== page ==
Is there a legal obligation under the U.S. ratification of the Charter of the United Nations that makes the U.S. responsible for protecting the human rights including the right of "self-determination" of the Netherlands New Guinea ?
N.B: you can find transcript of the relevant UN resolutions & New York Agreement etc. at http://wpik.org
1) In 1945 the U.S. and several other nations created an organization called the "United Nations" governed by the Charter of the United Nations
2) In 1945 the U.S. President by proclamation and/or the government otherwise ratified U.S. membership of the UN and obligations under the U.N. charter including chapter XI regarding colonies, see articles 73 & 74 of the charter
3) the Netherlands identified "Netherlands New Guinea" as a colony and began transmitting data as required by article 73(e) of the UN charter.
4) in 1948 the UN membership endorsed the Netherlands notice that West Papua (Netherlands New Guinea) was still a colony - see UN General Assembly resolution 448 (III).
[[ Side-note: Likely because of business desire for easy access to "the wealth of south east Asia" the Axis leader Sukarno after the war had been allowed to maintain his military and his rule from Sumatra to the Celebes in Asia and to the Spice Islands in the Australian Pacific, instead of allowing the populations a choice the UN and Netherlands recognised Indonesia as a member state in 1949. Problem for West Papua is that a Standard-Oil company NNGPM in 1936 had discovered the mountain of Ertsberg in West Papua was world's richest gold & copper reserve, but this was not reported to the Dutch who had granted the exploration licence. In March 1959 the New York Times revealed the Dutch were searching for the mountain source of alluvial gold along the entire southern coast of West Papua, in August 1959 a joint Rockefeller/Lovett interest Freeport began establishing a claim on Ertsberg as a "possible copper reserve" as reported by the Dutch in that's year's report to the UN. After the US elected a John F Kennedy, Mr Lovett suggested Lovett's friend McGeorge Bundy be appointed to run the NSC and in 1961 the NSC began a campaign to get President Kennedy to coerce the Netherlands to trade the people of West Papua for benefit of the U.S.; no kidding - the NSC and Bundy's action is actually been documented by the DoS. see the Department of State historical summary e.g. see http://wpik.org/Src/1961_US_record.html ]]
5) The U.N. in December 1960 agreed on U.N. General Assembly resolutions 1514 (XV) and 1541 (XV)
6) in January 1961 The Netherlands New Guinea (West Papua) held national elections for a "New Guinea Council" using electoral rolls prepared during the previous three years, and Australian & NZ officials attended the installation of the New Guinea Council on April 5, 1961. The U.N. Secretary General Mr Dag Hammarskjold was killed on September 18, the U.S. took the NSC plan to the U.N. at some point, the New Guinea Council was told about the U.S. plan on October 18, 1961; and the Council on the night of October 18 implemented their people's wishes by designing symbols of nationhood including the now beloved Morning Star flag and the Manifesto of independence (a copy is also at wpik.org)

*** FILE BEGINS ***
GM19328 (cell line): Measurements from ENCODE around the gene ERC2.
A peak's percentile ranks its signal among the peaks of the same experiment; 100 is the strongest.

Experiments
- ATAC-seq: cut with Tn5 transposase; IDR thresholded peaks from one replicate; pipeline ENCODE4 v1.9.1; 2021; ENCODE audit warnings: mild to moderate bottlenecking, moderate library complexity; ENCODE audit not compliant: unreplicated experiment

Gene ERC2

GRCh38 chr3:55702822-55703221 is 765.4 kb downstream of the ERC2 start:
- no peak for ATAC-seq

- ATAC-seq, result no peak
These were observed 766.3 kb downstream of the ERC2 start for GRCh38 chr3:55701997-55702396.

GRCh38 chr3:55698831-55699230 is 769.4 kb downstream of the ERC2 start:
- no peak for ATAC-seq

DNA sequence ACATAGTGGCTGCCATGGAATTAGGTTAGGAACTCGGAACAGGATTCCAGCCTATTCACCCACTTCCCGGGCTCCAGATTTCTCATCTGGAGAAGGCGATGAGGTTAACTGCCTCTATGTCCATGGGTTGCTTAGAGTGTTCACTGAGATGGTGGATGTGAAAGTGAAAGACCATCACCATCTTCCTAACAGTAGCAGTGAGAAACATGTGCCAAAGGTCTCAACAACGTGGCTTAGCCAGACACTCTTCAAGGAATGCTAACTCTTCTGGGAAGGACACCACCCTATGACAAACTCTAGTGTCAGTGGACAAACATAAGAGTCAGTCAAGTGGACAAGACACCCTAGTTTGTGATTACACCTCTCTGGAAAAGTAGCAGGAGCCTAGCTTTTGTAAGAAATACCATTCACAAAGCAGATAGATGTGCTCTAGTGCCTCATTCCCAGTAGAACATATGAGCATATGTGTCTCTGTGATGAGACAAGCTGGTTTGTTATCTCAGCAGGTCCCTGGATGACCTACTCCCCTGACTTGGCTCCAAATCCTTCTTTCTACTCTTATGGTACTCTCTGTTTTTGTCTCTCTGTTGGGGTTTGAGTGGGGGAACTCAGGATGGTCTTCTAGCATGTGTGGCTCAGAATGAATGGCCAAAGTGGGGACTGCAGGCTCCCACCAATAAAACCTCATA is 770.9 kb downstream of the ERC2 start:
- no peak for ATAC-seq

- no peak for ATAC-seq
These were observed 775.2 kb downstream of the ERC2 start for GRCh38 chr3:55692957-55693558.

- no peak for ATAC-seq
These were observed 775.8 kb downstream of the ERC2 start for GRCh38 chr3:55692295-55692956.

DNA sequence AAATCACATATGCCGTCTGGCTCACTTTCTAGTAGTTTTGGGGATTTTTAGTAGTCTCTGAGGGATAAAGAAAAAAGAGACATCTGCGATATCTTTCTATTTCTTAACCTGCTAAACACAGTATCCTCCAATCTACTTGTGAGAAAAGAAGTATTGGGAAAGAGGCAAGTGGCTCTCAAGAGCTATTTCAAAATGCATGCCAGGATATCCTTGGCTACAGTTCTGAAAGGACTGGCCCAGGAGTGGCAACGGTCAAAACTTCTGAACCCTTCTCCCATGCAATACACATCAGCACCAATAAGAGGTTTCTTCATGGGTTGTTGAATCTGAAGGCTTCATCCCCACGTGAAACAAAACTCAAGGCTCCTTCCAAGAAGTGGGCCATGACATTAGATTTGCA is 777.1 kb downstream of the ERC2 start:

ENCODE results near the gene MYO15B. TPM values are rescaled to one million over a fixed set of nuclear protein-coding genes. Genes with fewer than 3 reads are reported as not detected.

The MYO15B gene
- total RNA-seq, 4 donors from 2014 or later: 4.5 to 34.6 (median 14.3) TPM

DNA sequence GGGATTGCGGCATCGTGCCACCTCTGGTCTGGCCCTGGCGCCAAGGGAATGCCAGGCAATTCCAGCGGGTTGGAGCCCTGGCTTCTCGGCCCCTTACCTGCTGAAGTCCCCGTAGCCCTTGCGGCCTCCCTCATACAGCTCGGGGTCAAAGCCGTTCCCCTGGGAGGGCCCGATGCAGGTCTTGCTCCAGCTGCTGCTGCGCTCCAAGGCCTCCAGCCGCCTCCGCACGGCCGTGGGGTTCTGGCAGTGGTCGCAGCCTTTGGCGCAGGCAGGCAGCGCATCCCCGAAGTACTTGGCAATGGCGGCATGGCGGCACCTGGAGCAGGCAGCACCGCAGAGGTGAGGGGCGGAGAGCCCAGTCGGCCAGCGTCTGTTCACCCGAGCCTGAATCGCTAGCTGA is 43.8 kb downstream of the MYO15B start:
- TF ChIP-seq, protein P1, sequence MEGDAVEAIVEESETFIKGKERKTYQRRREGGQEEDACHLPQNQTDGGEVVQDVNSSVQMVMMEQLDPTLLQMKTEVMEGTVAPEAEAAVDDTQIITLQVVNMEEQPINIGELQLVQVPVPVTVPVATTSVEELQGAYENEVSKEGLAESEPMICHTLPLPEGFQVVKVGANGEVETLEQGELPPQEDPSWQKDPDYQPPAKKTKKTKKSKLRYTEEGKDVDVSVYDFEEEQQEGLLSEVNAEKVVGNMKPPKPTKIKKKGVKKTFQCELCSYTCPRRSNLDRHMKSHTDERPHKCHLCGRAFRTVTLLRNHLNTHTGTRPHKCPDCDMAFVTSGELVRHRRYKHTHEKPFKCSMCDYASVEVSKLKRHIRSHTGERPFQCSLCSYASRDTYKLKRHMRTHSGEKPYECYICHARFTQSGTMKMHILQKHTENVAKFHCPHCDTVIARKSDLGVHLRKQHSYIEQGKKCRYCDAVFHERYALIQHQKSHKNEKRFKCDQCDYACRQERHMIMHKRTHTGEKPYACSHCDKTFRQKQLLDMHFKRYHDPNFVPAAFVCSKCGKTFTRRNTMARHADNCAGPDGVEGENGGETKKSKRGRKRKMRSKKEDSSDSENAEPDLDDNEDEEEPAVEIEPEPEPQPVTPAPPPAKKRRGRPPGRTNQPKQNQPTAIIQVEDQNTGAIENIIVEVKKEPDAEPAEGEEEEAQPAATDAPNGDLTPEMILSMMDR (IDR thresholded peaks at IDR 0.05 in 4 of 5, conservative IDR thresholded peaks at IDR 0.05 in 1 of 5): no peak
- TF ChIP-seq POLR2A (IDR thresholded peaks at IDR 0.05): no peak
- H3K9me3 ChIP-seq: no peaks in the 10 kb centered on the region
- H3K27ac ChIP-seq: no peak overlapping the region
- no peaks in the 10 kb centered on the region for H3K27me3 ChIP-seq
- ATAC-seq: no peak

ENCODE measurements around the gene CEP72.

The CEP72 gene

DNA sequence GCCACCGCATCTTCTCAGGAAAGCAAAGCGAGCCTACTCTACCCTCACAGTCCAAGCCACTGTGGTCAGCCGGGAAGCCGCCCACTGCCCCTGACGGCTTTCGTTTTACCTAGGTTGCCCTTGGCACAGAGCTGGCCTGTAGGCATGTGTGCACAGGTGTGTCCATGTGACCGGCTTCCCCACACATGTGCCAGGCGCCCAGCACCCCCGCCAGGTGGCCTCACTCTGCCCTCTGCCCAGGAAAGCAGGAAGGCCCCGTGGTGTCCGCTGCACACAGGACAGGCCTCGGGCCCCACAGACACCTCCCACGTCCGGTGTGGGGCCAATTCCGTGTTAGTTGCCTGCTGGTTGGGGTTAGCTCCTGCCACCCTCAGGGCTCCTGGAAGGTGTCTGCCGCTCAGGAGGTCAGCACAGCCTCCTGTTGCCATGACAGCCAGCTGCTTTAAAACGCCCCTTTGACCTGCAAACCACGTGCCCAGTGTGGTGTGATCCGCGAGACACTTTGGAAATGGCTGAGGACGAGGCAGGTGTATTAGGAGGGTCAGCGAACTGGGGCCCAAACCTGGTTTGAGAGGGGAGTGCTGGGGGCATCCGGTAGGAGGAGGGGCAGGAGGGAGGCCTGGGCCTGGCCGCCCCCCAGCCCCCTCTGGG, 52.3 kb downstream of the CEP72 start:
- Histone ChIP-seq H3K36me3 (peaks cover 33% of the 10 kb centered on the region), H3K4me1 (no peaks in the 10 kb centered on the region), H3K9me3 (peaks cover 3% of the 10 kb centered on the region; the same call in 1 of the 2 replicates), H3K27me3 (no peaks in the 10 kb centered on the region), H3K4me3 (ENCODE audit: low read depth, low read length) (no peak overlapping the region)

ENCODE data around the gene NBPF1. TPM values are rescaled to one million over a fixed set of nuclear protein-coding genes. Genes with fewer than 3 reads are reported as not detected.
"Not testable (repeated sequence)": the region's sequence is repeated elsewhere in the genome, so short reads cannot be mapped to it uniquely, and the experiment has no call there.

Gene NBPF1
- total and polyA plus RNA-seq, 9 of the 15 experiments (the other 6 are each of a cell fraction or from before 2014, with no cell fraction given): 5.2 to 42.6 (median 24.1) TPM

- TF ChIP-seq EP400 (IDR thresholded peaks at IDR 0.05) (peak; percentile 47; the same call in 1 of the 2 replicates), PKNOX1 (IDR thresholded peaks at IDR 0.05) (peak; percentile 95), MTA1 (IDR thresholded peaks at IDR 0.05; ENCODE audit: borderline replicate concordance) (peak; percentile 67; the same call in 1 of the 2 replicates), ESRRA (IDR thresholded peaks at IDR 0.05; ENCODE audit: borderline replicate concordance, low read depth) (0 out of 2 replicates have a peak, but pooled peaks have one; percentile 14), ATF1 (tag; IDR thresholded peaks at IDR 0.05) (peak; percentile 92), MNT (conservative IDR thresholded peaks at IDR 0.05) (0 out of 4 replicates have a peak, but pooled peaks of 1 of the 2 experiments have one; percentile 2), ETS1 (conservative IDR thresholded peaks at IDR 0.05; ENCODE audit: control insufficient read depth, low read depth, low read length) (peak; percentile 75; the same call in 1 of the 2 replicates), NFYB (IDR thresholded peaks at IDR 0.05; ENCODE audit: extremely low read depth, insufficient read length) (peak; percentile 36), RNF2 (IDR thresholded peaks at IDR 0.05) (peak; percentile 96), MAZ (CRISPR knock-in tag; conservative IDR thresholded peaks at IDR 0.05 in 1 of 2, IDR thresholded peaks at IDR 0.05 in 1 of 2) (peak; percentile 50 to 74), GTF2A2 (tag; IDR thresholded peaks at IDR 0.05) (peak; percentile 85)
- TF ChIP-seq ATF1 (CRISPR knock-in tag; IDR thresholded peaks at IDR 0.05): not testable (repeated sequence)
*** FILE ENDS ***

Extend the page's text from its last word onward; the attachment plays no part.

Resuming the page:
7) ** The U.S. plan was drafted by Robert Kennedy and signed by the Netherlands, Indonesia, and the new U.N. Secretary General after the U.S. and other members voted in support of U.N. General Assembly resolution 1752 (XVII).
[[ Side-Note: Under the contract the U.N. was required to note an "act of self-determination" , but instead of self-determination Indonesia had sold Freeport a 30-year mining license in 1967 and in 1969 conducted what the U.N. in it's notation called a 'Act of Free Choice' in which the Papuan public was not allowed to vote. see U.N. General Assembly resolution 2504 (XXIV) ]]
Argument : West Papua needs help, I think that the U.S. by it's actions including it's vote in U.N. General Assembly resolution 1752 (XVII) is legally obliged under articles 73 & 74 of the U.N. charter to help protect the self-determination & other human rights of West Papua.
What do you think ? ? Would a federal court also support an argument that the US should sponsor a petition at the UN General Assembly asking for the ICJ to provide an Advisory Advice about the status of West Papua (Netherlands New Guinea) ? ?
East Timor got it's vote AFTER the ICJ got a chance to volunteer it's opinion about East Timor in 1995, see http://www.icj-cij.org/docket/index....3&p2=3&case=84
As I'm an Australian, I've asked my government to discuss West Papua at the UN General Assembly & to petition the Assembly to allow the ICJ to give it's legal opinion - because Australia also decided to vote in UN General Assembly resolution 1752 (XVII).
But is any reader here a member of any U.S. NGO that might be interested in promoting the application of international law for the defense of human rights by asking your government to fulfill their obligations under the U.N. charter ? Please email me if you can speak to your NGO about this.
Please note: America has tried to do right a couple of time such as when the US Congress in 2005 asked for the Secretary of State to report about conditions inside West Papua, but the Indonesian President objected to Americans asking questions so the US Senate removed that section of the Foreign Relations Authorization bill. I think the US and others should ask the ICJ to give it's advise for benefit of the U.N. and Decolonization Committee that Indonesia has a seat on.